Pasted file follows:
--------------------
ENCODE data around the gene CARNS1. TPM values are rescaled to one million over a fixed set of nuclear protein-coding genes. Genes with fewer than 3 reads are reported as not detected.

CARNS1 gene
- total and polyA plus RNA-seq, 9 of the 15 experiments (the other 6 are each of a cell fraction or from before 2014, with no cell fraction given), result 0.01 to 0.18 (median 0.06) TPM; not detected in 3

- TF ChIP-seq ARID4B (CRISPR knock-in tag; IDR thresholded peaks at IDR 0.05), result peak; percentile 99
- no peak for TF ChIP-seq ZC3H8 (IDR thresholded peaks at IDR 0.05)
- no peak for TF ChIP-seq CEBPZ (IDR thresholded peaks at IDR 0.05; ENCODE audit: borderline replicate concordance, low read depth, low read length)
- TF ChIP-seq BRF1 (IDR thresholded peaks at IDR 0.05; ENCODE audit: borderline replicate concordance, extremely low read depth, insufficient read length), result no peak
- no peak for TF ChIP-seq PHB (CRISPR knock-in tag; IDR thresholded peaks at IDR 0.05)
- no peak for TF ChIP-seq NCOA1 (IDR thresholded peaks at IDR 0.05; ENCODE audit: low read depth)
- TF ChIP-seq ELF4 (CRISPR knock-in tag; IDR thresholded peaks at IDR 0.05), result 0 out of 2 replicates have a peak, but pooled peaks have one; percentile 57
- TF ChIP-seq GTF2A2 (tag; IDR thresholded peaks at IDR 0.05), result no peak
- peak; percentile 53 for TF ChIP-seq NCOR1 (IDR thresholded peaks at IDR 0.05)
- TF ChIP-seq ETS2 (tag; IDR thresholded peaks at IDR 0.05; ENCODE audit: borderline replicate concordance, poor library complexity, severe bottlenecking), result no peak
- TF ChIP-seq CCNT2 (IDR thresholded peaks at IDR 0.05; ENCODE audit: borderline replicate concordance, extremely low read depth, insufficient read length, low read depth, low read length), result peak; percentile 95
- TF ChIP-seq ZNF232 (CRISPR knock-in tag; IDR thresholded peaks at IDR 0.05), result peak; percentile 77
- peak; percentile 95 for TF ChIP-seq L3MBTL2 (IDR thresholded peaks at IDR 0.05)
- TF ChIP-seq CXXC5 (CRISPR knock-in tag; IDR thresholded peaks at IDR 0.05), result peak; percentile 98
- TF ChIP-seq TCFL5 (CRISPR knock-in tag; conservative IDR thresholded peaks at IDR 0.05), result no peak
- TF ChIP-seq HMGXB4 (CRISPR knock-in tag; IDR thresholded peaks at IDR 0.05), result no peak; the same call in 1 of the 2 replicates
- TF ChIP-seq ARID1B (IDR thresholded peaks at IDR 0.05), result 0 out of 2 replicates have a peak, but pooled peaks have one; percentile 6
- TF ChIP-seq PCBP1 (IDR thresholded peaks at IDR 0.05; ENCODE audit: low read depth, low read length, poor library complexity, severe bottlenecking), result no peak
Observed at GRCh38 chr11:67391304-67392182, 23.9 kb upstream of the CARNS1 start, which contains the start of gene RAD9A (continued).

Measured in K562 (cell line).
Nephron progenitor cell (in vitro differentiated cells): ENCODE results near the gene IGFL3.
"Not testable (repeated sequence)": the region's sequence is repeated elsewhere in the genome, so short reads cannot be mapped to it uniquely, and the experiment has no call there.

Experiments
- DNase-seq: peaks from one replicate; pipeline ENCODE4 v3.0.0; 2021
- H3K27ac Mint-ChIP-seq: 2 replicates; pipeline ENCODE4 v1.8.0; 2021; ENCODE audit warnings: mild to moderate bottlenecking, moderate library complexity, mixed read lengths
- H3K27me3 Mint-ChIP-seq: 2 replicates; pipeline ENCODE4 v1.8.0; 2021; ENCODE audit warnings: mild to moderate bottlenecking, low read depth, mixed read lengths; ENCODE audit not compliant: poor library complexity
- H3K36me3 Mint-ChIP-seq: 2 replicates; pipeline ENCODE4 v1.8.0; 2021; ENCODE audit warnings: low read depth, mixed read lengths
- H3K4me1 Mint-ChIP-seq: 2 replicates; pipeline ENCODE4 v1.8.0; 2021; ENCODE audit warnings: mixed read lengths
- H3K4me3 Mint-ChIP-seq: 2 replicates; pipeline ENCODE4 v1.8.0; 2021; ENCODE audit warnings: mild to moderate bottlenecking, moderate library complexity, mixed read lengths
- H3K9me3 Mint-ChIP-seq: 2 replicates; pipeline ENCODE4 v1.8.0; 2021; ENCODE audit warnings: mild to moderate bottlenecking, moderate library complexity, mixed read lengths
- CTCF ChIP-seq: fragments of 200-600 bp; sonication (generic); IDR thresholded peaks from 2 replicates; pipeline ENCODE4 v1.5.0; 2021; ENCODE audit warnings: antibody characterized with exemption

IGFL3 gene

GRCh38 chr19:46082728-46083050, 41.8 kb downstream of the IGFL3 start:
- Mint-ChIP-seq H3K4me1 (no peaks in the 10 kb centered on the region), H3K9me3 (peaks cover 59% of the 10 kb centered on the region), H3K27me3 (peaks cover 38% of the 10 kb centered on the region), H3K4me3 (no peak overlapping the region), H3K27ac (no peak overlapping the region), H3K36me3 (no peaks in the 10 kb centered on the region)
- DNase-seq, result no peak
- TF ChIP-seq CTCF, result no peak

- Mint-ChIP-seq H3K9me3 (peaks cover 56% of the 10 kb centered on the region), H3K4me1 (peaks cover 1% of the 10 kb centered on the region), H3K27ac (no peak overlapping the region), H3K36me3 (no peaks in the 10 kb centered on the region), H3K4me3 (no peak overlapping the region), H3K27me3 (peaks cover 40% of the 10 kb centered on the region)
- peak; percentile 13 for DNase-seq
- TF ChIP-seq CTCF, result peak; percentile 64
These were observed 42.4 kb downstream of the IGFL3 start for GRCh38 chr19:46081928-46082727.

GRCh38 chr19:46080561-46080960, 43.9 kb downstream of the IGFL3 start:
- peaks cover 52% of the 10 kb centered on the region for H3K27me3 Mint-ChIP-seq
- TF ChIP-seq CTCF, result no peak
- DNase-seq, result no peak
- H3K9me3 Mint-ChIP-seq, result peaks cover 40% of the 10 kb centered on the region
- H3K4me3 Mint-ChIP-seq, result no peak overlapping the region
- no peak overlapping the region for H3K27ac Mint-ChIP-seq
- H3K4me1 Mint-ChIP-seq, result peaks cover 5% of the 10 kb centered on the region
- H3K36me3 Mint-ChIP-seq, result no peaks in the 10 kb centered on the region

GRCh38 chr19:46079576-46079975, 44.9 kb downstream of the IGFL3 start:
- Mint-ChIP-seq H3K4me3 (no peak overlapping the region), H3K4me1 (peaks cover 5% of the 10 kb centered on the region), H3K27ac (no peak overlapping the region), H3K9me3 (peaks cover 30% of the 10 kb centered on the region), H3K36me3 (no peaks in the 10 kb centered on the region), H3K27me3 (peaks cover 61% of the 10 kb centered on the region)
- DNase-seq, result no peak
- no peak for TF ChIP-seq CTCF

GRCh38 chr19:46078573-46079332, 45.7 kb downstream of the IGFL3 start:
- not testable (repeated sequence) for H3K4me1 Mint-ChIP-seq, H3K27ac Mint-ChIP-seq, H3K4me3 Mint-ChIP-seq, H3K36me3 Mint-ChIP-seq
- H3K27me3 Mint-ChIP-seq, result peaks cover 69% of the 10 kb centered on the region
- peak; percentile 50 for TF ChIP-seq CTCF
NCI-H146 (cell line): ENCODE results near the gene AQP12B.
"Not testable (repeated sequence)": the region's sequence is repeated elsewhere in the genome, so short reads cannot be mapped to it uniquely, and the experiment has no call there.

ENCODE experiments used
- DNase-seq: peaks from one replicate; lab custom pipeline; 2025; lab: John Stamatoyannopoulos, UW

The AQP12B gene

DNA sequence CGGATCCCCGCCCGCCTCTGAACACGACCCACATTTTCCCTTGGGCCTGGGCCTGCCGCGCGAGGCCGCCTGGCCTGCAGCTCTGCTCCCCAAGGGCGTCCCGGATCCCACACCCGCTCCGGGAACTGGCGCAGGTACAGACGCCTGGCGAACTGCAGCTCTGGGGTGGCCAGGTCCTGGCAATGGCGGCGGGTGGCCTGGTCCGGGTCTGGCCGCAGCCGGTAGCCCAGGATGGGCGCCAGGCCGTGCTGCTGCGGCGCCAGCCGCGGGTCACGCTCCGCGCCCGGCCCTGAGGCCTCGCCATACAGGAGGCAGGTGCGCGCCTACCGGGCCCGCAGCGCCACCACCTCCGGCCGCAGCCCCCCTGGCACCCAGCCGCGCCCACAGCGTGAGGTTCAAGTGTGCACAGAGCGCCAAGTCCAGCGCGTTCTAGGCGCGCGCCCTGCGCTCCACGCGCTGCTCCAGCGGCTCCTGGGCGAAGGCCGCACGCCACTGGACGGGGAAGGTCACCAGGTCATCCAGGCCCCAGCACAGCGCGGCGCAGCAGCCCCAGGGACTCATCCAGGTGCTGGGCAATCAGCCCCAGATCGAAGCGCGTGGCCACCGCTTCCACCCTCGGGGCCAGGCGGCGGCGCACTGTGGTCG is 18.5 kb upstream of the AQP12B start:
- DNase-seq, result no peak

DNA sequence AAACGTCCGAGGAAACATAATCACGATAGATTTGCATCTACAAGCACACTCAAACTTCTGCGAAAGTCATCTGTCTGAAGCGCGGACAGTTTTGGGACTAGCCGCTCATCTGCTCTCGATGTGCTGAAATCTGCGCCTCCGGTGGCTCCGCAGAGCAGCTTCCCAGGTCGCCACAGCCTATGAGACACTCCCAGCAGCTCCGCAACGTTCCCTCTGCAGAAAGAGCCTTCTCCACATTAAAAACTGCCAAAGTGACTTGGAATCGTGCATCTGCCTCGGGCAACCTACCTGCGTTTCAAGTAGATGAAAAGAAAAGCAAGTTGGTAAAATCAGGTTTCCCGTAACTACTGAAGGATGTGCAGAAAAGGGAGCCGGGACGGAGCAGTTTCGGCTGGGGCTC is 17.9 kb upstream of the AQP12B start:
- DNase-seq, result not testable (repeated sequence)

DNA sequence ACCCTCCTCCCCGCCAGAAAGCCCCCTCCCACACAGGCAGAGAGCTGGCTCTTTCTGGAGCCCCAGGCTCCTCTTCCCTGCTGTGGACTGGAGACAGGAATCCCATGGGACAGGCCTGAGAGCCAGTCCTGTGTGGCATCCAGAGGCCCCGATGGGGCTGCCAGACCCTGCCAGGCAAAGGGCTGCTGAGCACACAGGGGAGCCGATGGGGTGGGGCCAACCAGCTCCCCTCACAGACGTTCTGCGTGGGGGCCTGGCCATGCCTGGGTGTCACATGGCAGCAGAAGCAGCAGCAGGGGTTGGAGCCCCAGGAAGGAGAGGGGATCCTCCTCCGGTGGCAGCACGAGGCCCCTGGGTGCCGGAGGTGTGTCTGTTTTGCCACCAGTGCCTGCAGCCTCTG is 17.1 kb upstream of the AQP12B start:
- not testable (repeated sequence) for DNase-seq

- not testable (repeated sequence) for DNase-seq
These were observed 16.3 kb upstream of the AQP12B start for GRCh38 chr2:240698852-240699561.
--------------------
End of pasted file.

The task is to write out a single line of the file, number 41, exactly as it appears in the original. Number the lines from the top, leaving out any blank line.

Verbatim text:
- peak; percentile 13 for DNase-seq